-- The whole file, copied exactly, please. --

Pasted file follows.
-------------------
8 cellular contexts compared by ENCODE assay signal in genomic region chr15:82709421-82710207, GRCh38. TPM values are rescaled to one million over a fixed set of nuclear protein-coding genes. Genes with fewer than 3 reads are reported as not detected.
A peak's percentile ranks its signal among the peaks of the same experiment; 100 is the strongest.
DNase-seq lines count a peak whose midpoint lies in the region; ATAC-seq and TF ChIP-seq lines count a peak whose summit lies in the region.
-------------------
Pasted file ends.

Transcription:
8 cellular contexts compared by ENCODE assay signal in genomic region chr15:82709421-82710207, GRCh38. TPM values are rescaled to one million over a fixed set of nuclear protein-coding genes. Genes with fewer than 3 reads are reported as not detected.
A peak's percentile ranks its signal among the peaks of the same experiment; 100 is the strongest.
DNase-seq lines count a peak whose midpoint lies in the region; ATAC-seq and TF ChIP-seq lines count a peak whose summit lies in the region.